In Finland, Space Family Robinson was published as Matkalla Avaruuteen by publisher Kuvajulkaisut from 1967 onwards, running for at what seems to be a run of ten issues. You can find the issues here on ensipainos.fi using the site’s search facility for Matkalla Avaruuteen.
In 1970s in France, Sagédition published three collections of Les Robinsons Perdue dans L’espace – 80-page plus “bumper” reprints of Gold Key stories, beginning with Les robinsons de l’espace – l’exilé de la 3ème planète / La guerre des monstres (Exile from the Third Planet/ War of Monsters) in 1976. There is a listing here on bedetheque.com.
Published in 1978 in Germany by Condor-Verlag, Die Superhelden Comic-Taschenbuch Nr. 1 (“The Action Heroes” was a bumper softcover title that featured Magnus Robot Fighter, Turok Son Of Stone, Dagar Held von Tulgor and “Weltraumranger Robinson Familie”, reprinting Gold Key’s Space Family Robinson: Lost in Space #45.
The title ran for 14 issues: the German Strip Guide has a listing here, in German.
In 1966, the weekly British girls comic Lady Penelope ran its own “Space Family Robinson” stories using the same characters and technology as the Gold Key series, but utilising original scripts, not reprints.
The strip, drawn by John M. Burns, began in Lady Penelope Issue 2 in 1966 and has been ascribed to Brian Woodford as writer, a sub-editor on Lady Penelope, although there is, as yet, no contemporary confirmation. Six stories featured, reprinted in the Dutch comic TV2000. as “Ruimetefamilie Robinson”, in 1967.
In discussion on the Facebook John M. Burns Art group, archivist Shaquille le Vesconte notes there were no rights to use Lost In Space as a TV tie-in strip in Lady Penelope available, so City Magazines and Century 21 did the next best thing, which was to license their own version of Space Family Robinson direct from Western, as it would have been near impossible to split the Gold Key issues into serialised parts of a single black and white page per issue.
We can’t not mention Britain’s “Space Family Rollinson” in this item, published in Knockout, published by AP/Fleetway in the 1950s (Between Issue 772 cover dated 12th December 1953 until Issue 1013, cover dated 26th July 1958.Stories also appeared in the annual Knockout Fun Book between 1956 to 1960).
The art on this strip is credited to Graham Coton, an artist best known for his motor racing strips in Tiger, his war strips in Top Spot and, most of all, for his dynamic covers for the War Picture Libraries. “Space Family Rollinson” appeared in Knockout in the early 1950s which was reprinted in France, Germany, Italy and Portugal.
Perhaps concerned there just might be legally-backed accusations of “passing off”, when “Space Family Rollinson” was reprinted in the short-lived Giggle comic in the mid 1960s, the Rollinsons were renamed the Carter Family for a series called “The Space-Travellers“, drawn by Italian artist Leone Frollo.
In discussion on ComicsUK, Philip Rushton notes that while the scripts were clearly based on the original Knockout storyline the artwork, appears to be new. “Also, it’s noticeable that a prominent alien character keeps the name ‘Notoc’ – which may well have been inspired by spelling the surname of original artist backwards.”
Another British curiosity is the appearance of another “Space Family Robinson”, this time in the pages of Issue 128 of Debbie Picture Story Library For Girls, the cover, possibly, the work of Terry Aspin.
Published by DC Thomson in 198, was this 64 page comic a reprint of an earlier strip or entirely new?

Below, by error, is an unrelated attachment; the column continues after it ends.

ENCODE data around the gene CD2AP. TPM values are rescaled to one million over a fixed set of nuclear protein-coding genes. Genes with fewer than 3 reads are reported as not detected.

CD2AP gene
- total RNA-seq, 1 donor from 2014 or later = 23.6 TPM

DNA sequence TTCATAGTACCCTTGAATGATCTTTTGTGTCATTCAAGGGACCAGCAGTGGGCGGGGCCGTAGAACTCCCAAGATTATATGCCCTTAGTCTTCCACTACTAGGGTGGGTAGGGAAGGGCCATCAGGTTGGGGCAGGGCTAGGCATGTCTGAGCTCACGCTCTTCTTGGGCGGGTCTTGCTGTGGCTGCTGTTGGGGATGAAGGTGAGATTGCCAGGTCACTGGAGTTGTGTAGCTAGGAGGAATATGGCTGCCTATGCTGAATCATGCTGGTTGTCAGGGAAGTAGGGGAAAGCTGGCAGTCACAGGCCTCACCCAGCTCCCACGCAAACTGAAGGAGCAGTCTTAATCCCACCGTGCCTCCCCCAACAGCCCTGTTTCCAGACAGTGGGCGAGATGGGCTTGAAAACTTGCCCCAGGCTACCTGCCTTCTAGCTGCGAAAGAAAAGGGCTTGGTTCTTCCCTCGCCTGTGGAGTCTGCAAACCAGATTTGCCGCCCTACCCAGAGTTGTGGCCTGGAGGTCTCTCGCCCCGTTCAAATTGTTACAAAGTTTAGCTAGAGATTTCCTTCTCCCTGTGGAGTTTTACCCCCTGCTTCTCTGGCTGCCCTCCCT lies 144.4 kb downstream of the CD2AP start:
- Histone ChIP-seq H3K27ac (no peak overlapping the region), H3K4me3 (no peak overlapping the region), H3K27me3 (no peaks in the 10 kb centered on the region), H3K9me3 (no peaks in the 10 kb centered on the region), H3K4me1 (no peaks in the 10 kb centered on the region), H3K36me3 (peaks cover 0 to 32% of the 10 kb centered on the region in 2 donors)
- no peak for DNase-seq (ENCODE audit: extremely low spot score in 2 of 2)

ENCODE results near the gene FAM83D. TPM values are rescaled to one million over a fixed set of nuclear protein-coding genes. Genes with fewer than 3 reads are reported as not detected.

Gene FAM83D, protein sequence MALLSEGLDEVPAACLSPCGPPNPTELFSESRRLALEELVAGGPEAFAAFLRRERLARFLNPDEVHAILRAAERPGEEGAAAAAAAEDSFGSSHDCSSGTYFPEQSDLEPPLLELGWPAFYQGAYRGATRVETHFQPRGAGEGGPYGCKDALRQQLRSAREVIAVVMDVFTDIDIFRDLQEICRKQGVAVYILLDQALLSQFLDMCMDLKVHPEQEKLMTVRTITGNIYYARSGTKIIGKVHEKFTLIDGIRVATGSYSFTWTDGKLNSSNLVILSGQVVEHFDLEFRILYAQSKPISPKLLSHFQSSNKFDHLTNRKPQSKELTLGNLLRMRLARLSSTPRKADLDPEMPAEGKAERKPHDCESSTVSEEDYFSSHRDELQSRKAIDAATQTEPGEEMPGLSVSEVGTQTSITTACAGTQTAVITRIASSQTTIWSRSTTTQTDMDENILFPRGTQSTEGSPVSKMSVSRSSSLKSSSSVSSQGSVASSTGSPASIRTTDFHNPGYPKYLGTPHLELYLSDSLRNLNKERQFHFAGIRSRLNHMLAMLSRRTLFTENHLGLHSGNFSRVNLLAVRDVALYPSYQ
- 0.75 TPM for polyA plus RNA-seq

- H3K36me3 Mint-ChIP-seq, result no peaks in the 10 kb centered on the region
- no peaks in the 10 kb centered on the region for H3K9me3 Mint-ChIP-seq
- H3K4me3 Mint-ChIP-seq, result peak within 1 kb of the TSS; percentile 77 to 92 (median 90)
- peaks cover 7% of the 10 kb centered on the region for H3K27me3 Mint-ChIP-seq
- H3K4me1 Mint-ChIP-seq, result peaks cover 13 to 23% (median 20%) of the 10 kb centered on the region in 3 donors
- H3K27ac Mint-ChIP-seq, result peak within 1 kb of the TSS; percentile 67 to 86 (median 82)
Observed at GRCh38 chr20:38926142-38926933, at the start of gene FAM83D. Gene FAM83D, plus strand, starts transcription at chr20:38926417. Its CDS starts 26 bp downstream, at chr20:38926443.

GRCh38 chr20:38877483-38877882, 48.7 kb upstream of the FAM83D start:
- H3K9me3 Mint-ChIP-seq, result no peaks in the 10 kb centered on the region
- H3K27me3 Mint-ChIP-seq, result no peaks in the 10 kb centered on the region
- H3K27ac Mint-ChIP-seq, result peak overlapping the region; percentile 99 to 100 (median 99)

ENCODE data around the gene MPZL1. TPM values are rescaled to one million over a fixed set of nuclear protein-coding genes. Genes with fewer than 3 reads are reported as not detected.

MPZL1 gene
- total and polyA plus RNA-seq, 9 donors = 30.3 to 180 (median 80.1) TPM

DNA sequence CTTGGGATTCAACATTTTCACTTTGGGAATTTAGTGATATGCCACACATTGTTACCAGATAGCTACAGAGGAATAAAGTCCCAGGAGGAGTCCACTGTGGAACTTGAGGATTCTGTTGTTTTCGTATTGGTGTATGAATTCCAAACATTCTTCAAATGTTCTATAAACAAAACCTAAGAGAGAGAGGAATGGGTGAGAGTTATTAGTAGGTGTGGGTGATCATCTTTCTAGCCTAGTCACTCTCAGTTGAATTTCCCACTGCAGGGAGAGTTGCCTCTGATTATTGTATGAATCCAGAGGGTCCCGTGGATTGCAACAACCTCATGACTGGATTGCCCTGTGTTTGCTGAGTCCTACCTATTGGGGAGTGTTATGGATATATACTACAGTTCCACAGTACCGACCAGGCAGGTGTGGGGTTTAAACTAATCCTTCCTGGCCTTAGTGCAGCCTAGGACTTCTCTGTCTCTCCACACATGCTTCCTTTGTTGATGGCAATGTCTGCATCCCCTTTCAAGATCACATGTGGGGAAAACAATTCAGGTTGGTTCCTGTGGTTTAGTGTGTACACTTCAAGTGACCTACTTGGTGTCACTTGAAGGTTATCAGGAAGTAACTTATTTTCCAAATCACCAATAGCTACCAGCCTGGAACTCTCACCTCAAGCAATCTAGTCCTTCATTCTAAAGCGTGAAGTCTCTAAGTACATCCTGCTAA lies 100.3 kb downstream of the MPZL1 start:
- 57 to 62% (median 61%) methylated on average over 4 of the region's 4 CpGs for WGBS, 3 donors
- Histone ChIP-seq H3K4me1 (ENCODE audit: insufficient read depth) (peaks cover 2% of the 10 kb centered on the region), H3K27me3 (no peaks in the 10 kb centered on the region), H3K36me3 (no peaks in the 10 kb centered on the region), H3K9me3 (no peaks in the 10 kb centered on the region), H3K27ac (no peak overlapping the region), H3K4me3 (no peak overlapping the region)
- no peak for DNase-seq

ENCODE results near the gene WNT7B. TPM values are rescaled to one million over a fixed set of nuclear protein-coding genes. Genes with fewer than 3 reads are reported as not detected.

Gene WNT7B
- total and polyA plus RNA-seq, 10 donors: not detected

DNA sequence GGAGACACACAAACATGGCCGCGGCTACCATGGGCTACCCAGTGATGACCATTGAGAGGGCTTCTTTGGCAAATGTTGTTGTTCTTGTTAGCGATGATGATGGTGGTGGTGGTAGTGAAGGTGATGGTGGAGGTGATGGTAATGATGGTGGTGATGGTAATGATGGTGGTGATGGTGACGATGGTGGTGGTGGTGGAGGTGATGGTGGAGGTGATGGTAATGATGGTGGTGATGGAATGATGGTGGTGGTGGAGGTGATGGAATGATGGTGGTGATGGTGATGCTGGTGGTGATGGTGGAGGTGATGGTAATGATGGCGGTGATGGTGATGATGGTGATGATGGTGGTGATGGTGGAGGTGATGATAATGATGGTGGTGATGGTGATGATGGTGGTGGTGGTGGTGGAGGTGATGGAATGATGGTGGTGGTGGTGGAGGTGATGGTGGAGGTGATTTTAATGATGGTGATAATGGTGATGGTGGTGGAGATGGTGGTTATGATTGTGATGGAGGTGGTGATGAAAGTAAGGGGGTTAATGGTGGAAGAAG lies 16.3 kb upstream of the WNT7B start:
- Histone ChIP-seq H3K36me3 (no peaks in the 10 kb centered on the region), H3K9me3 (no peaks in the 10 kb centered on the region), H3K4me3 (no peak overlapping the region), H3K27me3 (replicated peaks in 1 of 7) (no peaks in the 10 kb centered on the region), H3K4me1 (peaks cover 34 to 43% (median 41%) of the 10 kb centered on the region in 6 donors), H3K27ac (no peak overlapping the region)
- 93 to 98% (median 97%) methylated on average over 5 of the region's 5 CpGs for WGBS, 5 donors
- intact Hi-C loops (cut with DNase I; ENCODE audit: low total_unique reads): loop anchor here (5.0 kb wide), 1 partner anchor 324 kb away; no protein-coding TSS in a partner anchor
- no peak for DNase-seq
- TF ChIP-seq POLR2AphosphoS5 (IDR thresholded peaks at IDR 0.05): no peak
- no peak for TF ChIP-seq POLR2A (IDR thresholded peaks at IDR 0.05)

At the time, DC Thomson produced four of these monthly series, the others being Mandy, Judy and Bunty.
Space Family Robinson also saw publication in Arabic in Lebanon in المغامر, or “Adventure” comic. Numerous US and British heroes also featured in the title – there are some examples here.
A different series was العملاق (Al-Umlaq, The Giant). Al-Umlaq reprinted the first series from Adventure, then put out collected editions – six hardbound issues of reprints.
Two Space Family Robinson titles were published in Mexico: the Gold Key strip was republished in Domingos Allegres, launched in 1964 from #513 onwards, published by Editorial Novaro, who reprinted the strips in 1979 in Aventura, from #931 onwards.
Adventure Classics (in Dutch, “Avontuur Classics“) was published in the Netherlands between 1966 and 1970, running for 163 issues, by Classics Nederland, re-publishing Gold Key comics with a variety of characters in the lead, including The Lone Ranger, Bonanza , Turok , Magnus, Robot Fighter , Mighty Samson and Space Family Robinson – the latter first featuring in #14 (“De macht van Gorko”/”The Power of Gorko”), and appearing in 17 more issues over the title’s run.
When Adventure Classics ceased its run, separate comic magazines appeared with different main characters. The series was continued in 2013 by Windmill Comics Publishing .
The numbering of the series consisted of an indication of the series (18) followed by the actual number (the first number was therefore 1801 and the last was 18163). Windmill Comics started numbering at 18164.
TV 2000 published by Nederlandse Rotogravure Pers from 1967 onwards published the original British “Space Family Robinson” strips from Lady Penelope in Dutch as “Ruimetefamilie Robinson”. The title also included translated strips from Britain’s boys title TV21, too.
In Norway the intrepid explorers popped up in issues of Romserien, which enjoyed a 15 issue run between 1967 and 1968, published by Illustrerte Klassikere / Williams Forlag. There’s a listing here on comics.org
So far, we haven’t located any Space Family Robinson reprints in Spain, but their home grown character “Red Dixon“, the creation of writer Joaquín Berenguer Artés and artist Juan Martínez Osete, published by Editorial Marco between 1954 and 1957, did include a story titled “Perdido el el espacio” (Lost in Space), published in 1954. The strip was one of Spain’s most popular and long-running series science fiction comics at the time. There is a checklist of the character;s stories here on botigapereantoni.com
In Sweden, Rymden Runt (translating loosely as “Space Around”), also published by Williams Förlags, ran for 13 issues between 1966 and 1968, perhaps making this reprint the fastest out of the block. There’s a brief listing here, in Swedish, on seriesam.com.
OTHER GLOBAL EDITIONS
The Gold Key titles were also reprinted in Indonesia – but we’ve yet to find examples – and the Philippines, as noted above. In the latter, as noted above, distribution was handled by South Pacific Publications, working with Rosnock who published the title in Australia. Each of these editions had localised pricing and advertising
Do let us know if you can provide any further information! Thank you.
With thanks to David Roach and N. Scott Robinson